Steering gear box leaking

Discussion in 'Trucks [ Eighteen Wheelers ]' started by Oscar the KW, Jan 27, 2013.

  1. Oscar the KW

    Oscar the KW Trucker Forum STAFF Staff Member

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    05 W900L, the steering box is leaking around the the shaft that comes out of it that the drag link is hooked to. Is there a seal that can be replaced, and how difficult is the job?
     
  2. SL3406

    SL3406 Medium Load Member

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    I've done it a couple of times without any trouble. The seals install from the inside. You have to remove the cover on the back side of the box. Remove the sector shaft and you will find two seals. One facing out to keep out the dirt, and one facing in to hold in the oil. Mark the pitman arm before you remove it, and mark the sector shaft so you reinstall everything the same. There is an adjustment screw that sets the back lash for the the sector shaft gear teeth. You set that with a torque wrench. It's not really difficult, just be careful you don't make any mistakes :biggrin_25525:
     
  3. Cat sdp

    Cat sdp Road Train Member

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    I know my kw dealer won't touch a steering box, except to bolt on a reman one. Because of the liability .

    There must be a seal kit for it...... Is it a trw?
     
  4. daf105paccar

    daf105paccar Road Train Member

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    First feel if there isn't any free play on the shaft.
    If it is too loose ,the new seal will wear out fast.
    In which case better replace the whole box.
     
  5. Heavyd

    Heavyd Road Train Member

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    These jobs are like anything else, if you have the right tools and the service manual it is a piece of cake. If you don't, this isn't the job a diy'er. Most of the time the seals leak because they have worn a groove into the shaft. A new seal will only work temporarily, then it will leak again, then you have to remove it a second time and replace the whole gear anyway.
     
  6. Oscar the KW

    Oscar the KW Trucker Forum STAFF Staff Member

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    I grabbed the drag link and cannot feel or see any movement side to side or up and down, twisted the steering shaft and see no play that way either.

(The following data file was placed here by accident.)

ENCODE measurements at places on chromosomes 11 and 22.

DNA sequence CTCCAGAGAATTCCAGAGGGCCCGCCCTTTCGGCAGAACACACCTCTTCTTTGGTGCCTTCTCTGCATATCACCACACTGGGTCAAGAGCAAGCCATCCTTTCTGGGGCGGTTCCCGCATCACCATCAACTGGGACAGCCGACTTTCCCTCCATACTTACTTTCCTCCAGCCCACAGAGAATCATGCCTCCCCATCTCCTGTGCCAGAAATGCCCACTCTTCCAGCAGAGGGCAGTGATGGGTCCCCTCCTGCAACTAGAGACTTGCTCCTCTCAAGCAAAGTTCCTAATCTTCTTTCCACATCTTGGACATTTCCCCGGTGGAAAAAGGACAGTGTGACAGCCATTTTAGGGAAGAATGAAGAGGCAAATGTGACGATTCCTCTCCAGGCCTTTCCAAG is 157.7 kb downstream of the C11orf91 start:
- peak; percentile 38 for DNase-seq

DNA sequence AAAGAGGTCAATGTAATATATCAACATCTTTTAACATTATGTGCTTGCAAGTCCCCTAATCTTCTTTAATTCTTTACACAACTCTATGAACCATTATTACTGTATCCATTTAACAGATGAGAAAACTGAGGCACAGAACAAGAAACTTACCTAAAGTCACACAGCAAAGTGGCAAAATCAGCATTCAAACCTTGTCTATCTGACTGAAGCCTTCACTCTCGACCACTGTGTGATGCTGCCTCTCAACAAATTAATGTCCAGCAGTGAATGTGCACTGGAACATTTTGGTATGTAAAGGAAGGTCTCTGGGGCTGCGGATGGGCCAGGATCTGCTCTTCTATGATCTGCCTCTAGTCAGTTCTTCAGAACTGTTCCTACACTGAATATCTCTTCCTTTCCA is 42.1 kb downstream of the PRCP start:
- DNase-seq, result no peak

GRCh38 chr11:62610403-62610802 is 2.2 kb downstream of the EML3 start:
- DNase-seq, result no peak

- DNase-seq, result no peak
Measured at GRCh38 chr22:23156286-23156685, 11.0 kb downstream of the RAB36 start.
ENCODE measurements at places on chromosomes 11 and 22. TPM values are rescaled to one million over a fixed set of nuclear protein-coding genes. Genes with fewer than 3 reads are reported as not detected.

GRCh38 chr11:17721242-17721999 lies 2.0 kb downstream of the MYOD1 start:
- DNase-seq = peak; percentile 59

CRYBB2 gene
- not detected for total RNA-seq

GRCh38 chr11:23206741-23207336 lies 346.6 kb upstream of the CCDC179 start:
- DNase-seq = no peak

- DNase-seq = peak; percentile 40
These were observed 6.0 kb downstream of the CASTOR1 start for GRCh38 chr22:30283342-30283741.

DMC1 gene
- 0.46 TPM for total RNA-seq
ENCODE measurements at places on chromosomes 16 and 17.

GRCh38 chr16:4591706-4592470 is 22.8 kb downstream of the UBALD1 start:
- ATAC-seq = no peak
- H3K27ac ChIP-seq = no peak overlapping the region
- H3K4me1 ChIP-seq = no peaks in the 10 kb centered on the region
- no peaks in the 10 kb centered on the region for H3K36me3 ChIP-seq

7. Oscar the KW

    Oscar the KW Trucker Forum STAFF Staff Member

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    If I'm going to replace the two seals for the sector shaft, is there anything else I should replace while it is off the truck?
     
  8. GrapeApe

    GrapeApe Road Train Member

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    If it is a TRW box, you're best bet is to get a reman box and replace it. A leak there is usually too much play in the sector shaft, replacing seals will be a short lived fix. The seal right behind the pitman arm is just a dirt seal, if you're getting power steering fluid leaking from it, then the inner seal is leaking, which means the sector shaft has to come out. Replacing the seals is not too hard, but you may find more problems than just a few seals. If you have no play in the input or sector shafts, I can probably get you a manual on rebuilding/adjusting it. Get me the model Number. Just please be confident in your abilities that you can do the job, there's no room for error with steering.

    If its a different type of box, like a Sheppard, let me know.
     
  9. Oscar the KW

    Oscar the KW Trucker Forum STAFF Staff Member

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    Not sure what type of box it is, is it marked somewhere? It is the original one.
     
  10. GrapeApe

    GrapeApe Road Train Member

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    The easiest way is to call a dealer with the VIN and ask them what box it was built with. I think TRW is a standard for Kenworth, but the original buyer could spec what he wanted. They also may have used something different if there was a parts supply issue when they built the truck.

    The most common is TRW and they usally have TRW cast int he side. Does it look like this?
    http://products.powersteerinc.com/onlinecms/upload/POWER/1/11/1.jpg

    They come in several variations of mounting, but all look very similar to that pic. Most are 3 or 4 mounting bolts

    Sheppard's look like this:
    http://phoenixex.lawrencemg.com/wp-content/uploads/2009/11/Shepard-M100Series.gif

    Identifiable buy the bolts around around the output shaft where the pitman arm bolts on.

    There's also Saginaw, Vickers and a few other not so common ones.
     
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